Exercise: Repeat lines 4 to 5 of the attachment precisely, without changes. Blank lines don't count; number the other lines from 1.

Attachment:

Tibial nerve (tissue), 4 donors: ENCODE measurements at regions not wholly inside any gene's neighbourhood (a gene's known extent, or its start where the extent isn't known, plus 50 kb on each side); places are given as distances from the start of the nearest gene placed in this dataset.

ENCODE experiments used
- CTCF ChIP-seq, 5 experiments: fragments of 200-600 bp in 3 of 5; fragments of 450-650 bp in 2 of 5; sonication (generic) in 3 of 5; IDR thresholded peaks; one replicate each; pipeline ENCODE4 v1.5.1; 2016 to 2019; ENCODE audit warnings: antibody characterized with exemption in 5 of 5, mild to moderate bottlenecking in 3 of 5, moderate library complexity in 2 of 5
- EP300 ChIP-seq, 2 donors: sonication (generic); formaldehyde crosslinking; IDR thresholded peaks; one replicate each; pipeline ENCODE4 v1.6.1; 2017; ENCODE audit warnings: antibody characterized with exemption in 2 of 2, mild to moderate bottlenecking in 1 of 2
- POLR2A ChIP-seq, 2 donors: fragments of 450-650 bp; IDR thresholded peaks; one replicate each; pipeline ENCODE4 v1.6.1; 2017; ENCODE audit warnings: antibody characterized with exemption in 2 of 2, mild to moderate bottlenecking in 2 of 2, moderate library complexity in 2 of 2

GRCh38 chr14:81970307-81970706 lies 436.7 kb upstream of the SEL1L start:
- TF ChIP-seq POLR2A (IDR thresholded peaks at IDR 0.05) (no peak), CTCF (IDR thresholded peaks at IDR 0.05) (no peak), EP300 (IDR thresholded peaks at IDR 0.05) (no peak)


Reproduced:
- EP300 ChIP-seq, 2 donors: sonication (generic); formaldehyde crosslinking; IDR thresholded peaks; one replicate each; pipeline ENCODE4 v1.6.1; 2017; ENCODE audit warnings: antibody characterized with exemption in 2 of 2, mild to moderate bottlenecking in 1 of 2
- POLR2A ChIP-seq, 2 donors: fragments of 450-650 bp; IDR thresholded peaks; one replicate each; pipeline ENCODE4 v1.6.1; 2017; ENCODE audit warnings: antibody characterized with exemption in 2 of 2, mild to moderate bottlenecking in 2 of 2, moderate library complexity in 2 of 2